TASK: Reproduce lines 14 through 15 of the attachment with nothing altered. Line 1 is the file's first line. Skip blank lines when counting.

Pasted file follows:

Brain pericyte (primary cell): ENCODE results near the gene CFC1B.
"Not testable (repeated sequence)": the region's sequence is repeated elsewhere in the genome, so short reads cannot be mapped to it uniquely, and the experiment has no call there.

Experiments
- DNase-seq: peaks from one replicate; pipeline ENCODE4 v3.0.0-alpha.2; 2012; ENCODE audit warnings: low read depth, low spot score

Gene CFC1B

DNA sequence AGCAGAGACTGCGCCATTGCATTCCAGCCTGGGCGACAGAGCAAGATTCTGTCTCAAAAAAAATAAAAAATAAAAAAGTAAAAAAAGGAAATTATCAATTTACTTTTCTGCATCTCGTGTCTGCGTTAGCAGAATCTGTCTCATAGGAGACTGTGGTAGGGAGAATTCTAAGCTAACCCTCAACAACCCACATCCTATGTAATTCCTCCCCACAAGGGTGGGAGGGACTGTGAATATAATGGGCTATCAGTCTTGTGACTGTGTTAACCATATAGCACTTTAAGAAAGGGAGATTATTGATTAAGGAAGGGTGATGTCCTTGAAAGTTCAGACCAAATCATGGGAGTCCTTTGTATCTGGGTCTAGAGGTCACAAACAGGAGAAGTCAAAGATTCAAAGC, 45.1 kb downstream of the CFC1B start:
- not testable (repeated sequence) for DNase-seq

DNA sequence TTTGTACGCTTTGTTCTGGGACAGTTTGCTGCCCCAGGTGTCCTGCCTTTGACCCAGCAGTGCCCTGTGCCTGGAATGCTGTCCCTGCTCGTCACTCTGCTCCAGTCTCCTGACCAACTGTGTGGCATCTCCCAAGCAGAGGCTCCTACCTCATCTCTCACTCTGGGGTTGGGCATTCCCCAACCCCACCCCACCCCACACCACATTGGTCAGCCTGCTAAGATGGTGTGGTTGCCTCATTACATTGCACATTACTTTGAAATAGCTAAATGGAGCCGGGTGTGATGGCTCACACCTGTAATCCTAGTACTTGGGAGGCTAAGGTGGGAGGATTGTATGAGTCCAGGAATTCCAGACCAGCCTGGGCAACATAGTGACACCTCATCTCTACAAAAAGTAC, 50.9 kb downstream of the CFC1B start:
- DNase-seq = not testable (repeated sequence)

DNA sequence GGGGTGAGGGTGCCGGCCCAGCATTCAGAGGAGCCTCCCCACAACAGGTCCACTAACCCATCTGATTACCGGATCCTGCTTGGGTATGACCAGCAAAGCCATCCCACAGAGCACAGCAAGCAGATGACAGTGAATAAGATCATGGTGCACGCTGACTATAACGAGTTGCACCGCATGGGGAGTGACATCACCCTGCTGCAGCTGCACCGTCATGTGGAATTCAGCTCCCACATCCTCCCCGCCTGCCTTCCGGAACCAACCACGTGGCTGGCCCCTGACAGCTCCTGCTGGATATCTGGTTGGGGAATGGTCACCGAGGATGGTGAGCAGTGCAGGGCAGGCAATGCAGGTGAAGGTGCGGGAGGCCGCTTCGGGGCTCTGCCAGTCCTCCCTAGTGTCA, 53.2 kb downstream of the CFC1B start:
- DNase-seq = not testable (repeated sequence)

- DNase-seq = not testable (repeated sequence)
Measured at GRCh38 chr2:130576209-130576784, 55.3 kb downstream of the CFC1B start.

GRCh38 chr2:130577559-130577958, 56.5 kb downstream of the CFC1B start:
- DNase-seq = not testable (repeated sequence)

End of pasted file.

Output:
GRCh38 chr2:130577559-130577958, 56.5 kb downstream of the CFC1B start:
- DNase-seq = not testable (repeated sequence)